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Forensic Anthropology and Medicine: Complementary Sciences from Recovery to Cause of Death

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Recent political, religious, ethnic, and racial conflicts, as well as mass disasters, have significantly helped to bring to light the almost unknown dis- pline of forensic anthropology. This science has become particularly useful to forensic pathologists because it aids in solving various puzzles, such as id- tifying victims and documenting crimes. On topics such as mass d Recent political, religious, ethnic, and racial conflicts, as well as mass disasters, have significantly helped to bring to light the almost unknown dis- pline of forensic anthropology. This science has become particularly useful to forensic pathologists because it aids in solving various puzzles, such as id- tifying victims and documenting crimes. On topics such as mass disasters and crimes against humanity, teamwork between forensic pathologists and for- sic anthropologists has significantly increased over the few last years. This relationship has also improved the study of routine cases in local medicolegal institutes. When human remains are badly decomposed, partially skelet- ized, and/or burned, it is particularly useful for the forensic pathologist to be assisted by a forensic anthropologist. It is not a one-way situation: when the forensic anthropologist deals with skeletonized bodies that have some kind of soft tissue, the advice of a forensic pathologist would be welcome. Forensic anthropology is a subspecialty/field of physical anthropology. Most of the background on skeletal biology was gathered on the basis of sk- etal remains from past populations. Physical anthropologists then developed an indisputable "know-how"; nevertheless, one must keep in mind that looking for a missing person or checking an assumed identity is quite a different matter. Pieces of information needed by forensic anthropologists require a higher level of reliability and accuracy than those granted in a general archaeological c- text. To achieve a positive identification, findings have to match with e- dence, particularly when genetic identification is not possible.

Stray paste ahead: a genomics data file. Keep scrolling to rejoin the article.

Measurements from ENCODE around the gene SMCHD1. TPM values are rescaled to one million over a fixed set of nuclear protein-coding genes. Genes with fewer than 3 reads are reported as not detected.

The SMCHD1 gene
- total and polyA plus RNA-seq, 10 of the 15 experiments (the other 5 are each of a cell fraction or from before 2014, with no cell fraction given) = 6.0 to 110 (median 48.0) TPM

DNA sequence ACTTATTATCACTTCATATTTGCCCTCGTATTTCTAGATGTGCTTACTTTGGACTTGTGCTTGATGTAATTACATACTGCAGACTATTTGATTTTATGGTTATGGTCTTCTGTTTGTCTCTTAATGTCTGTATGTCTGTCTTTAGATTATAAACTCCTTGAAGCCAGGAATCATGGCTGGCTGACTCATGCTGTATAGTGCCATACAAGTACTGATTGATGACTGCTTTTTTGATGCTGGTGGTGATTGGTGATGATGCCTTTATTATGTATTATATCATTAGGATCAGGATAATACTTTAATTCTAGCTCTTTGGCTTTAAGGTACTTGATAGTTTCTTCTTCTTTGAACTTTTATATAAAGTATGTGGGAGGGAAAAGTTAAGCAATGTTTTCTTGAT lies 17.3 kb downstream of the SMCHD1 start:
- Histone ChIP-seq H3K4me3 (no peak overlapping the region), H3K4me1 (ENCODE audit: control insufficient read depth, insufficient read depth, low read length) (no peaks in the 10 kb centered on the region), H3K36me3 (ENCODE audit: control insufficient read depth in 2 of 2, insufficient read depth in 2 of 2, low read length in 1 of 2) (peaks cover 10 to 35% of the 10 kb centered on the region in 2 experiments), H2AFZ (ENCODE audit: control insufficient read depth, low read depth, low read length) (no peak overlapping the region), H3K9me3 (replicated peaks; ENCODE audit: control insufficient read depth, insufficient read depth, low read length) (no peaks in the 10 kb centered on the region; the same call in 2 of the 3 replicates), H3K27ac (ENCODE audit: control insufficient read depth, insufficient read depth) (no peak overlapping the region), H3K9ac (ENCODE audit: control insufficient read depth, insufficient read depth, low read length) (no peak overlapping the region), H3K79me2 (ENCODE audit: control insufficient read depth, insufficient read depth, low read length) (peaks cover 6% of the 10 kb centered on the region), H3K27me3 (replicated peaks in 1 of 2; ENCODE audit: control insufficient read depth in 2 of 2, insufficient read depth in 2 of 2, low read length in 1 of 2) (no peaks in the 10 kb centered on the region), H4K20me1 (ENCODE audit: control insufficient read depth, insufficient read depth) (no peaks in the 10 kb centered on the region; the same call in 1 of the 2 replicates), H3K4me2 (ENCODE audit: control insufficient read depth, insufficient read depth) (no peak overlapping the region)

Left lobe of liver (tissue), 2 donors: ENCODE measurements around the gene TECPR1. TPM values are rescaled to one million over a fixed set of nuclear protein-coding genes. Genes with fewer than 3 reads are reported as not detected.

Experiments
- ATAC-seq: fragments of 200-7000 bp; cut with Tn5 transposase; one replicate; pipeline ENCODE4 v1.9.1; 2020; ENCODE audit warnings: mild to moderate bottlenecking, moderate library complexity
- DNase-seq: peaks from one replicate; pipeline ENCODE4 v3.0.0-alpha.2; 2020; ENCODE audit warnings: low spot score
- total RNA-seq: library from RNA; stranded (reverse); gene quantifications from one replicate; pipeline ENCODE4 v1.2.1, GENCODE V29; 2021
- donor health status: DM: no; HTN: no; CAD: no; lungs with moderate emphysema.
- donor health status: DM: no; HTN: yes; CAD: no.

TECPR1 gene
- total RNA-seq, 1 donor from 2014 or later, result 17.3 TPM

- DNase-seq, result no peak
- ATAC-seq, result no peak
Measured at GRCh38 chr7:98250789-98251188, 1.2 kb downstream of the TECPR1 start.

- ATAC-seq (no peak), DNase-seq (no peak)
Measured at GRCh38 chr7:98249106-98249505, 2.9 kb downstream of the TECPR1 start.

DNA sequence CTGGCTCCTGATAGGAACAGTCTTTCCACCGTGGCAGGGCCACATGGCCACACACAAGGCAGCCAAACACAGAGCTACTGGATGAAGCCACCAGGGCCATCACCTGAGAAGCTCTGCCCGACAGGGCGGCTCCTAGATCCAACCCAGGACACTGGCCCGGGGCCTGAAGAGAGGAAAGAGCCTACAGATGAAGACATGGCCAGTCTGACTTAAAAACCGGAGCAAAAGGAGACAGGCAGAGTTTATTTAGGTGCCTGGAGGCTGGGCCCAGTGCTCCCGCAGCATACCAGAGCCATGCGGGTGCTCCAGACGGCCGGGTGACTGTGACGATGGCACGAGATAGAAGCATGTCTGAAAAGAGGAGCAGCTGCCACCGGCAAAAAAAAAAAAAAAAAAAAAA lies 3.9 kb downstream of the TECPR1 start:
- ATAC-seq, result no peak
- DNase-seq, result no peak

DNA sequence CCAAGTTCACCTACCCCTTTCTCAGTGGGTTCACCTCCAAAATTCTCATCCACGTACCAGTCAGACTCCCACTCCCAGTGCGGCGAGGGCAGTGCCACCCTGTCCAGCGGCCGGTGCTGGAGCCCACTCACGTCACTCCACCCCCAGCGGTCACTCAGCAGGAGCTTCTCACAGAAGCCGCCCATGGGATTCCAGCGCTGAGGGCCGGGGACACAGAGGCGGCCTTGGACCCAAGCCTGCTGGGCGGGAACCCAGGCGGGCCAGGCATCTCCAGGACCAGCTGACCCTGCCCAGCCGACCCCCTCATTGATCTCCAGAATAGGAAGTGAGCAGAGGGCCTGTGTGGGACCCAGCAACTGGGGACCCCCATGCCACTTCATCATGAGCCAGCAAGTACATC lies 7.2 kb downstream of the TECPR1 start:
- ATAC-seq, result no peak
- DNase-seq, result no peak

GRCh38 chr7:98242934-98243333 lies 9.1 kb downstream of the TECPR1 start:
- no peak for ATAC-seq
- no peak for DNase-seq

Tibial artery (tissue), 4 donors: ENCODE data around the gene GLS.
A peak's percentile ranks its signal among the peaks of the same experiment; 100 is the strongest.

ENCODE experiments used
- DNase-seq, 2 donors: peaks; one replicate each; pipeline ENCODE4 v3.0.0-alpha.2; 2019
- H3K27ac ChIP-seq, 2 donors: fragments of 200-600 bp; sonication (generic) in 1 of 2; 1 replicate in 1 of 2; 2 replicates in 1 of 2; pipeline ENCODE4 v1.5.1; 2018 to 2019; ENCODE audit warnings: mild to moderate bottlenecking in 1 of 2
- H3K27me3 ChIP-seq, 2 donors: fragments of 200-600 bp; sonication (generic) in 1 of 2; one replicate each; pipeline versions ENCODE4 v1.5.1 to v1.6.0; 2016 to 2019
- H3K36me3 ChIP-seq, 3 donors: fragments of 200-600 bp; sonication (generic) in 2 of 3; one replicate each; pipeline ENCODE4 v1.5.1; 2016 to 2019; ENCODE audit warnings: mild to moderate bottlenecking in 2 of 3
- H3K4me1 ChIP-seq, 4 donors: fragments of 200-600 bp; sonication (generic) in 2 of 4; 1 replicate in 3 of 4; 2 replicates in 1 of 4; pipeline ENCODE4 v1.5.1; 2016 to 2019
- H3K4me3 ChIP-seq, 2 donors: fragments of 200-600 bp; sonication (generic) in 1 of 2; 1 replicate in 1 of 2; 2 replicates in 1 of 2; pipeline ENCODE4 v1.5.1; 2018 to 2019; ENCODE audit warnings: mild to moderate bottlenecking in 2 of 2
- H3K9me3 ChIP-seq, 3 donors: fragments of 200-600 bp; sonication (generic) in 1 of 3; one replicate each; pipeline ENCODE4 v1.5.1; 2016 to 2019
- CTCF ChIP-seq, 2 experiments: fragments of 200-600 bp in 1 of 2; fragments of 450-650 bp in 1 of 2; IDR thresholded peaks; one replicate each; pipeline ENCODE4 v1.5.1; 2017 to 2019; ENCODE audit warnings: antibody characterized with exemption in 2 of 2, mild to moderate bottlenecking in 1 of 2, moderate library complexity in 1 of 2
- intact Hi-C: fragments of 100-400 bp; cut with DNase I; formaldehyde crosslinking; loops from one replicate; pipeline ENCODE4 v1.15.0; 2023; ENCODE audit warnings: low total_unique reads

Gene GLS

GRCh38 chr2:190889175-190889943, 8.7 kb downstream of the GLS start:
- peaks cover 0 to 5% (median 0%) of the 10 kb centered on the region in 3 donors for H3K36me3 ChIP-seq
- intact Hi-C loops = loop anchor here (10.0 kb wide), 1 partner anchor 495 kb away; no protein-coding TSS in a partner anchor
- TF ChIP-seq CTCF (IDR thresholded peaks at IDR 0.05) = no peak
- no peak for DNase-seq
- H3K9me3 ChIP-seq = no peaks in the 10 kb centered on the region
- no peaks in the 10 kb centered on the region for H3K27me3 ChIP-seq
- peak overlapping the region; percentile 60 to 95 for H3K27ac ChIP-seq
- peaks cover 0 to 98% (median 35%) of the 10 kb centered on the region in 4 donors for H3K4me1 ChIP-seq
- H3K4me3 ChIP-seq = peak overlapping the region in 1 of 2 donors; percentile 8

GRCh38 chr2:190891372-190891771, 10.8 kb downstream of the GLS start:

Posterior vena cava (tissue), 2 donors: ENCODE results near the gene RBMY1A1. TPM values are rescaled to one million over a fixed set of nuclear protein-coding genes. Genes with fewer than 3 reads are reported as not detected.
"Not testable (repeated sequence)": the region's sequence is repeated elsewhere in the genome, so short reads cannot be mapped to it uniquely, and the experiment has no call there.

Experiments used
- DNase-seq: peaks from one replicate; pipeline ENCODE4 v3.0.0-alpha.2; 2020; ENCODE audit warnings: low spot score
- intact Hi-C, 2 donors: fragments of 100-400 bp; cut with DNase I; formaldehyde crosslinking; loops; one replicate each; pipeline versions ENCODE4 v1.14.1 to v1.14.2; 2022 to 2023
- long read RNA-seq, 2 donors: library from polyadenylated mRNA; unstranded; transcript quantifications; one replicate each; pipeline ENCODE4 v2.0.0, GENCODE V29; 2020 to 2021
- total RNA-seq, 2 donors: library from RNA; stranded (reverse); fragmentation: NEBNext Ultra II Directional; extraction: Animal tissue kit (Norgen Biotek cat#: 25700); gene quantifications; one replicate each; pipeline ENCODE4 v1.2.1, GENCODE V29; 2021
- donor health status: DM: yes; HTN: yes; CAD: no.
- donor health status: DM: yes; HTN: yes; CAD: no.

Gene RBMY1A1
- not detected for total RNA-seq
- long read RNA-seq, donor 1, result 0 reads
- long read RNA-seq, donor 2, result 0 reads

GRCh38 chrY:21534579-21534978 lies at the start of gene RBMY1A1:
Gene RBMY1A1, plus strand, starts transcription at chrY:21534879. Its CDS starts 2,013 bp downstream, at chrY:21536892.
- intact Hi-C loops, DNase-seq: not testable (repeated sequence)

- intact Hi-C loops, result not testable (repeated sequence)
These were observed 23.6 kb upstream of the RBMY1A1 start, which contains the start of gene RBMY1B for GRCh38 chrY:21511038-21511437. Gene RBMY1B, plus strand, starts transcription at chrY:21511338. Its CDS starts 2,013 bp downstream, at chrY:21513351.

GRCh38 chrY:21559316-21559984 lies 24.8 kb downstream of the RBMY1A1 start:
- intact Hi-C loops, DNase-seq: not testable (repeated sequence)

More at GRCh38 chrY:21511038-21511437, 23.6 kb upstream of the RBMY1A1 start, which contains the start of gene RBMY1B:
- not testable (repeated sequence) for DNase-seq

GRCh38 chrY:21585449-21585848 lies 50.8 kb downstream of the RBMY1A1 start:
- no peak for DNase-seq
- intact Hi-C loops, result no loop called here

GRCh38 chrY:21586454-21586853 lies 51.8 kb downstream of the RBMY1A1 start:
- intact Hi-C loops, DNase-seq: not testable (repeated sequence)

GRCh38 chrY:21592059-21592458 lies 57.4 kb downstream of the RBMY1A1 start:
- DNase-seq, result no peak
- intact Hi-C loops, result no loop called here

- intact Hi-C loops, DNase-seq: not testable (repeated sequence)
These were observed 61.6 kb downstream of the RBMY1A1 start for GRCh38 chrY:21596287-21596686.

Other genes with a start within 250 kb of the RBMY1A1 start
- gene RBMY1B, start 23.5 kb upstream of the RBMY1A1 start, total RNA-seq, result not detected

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Recent political, religious, ethnic, and racial conflicts, as well as mass disasters, have significantly helped to bring to light the almost unknown dis- pline of forensic anthropology. This science has become particularly useful to forensic pathologists because it aids in solving various puzzles, such as id- tifying victims and documenting crimes. On topics such as mass d Recent political, religious, ethnic, and racial conflicts, as well as mass disasters, have significantly helped to bring to light the almost unknown dis- pline of forensic anthropology. This science has become particularly useful to forensic pathologists because it aids in solving various puzzles, such as id- tifying victims and documenting crimes. On topics such as mass disasters and crimes against humanity, teamwork between forensic pathologists and for- sic anthropologists has significantly increased over the few last years. This relationship has also improved the study of routine cases in local medicolegal institutes. When human remains are badly decomposed, partially skelet- ized, and/or burned, it is particularly useful for the forensic pathologist to be assisted by a forensic anthropologist. It is not a one-way situation: when the forensic anthropologist deals with skeletonized bodies that have some kind of soft tissue, the advice of a forensic pathologist would be welcome. Forensic anthropology is a subspecialty/field of physical anthropology. Most of the background on skeletal biology was gathered on the basis of sk- etal remains from past populations. Physical anthropologists then developed an indisputable "know-how"; nevertheless, one must keep in mind that looking for a missing person or checking an assumed identity is quite a different matter. Pieces of information needed by forensic anthropologists require a higher level of reliability and accuracy than those granted in a general archaeological c- text. To achieve a positive identification, findings have to match with e- dence, particularly when genetic identification is not possible.

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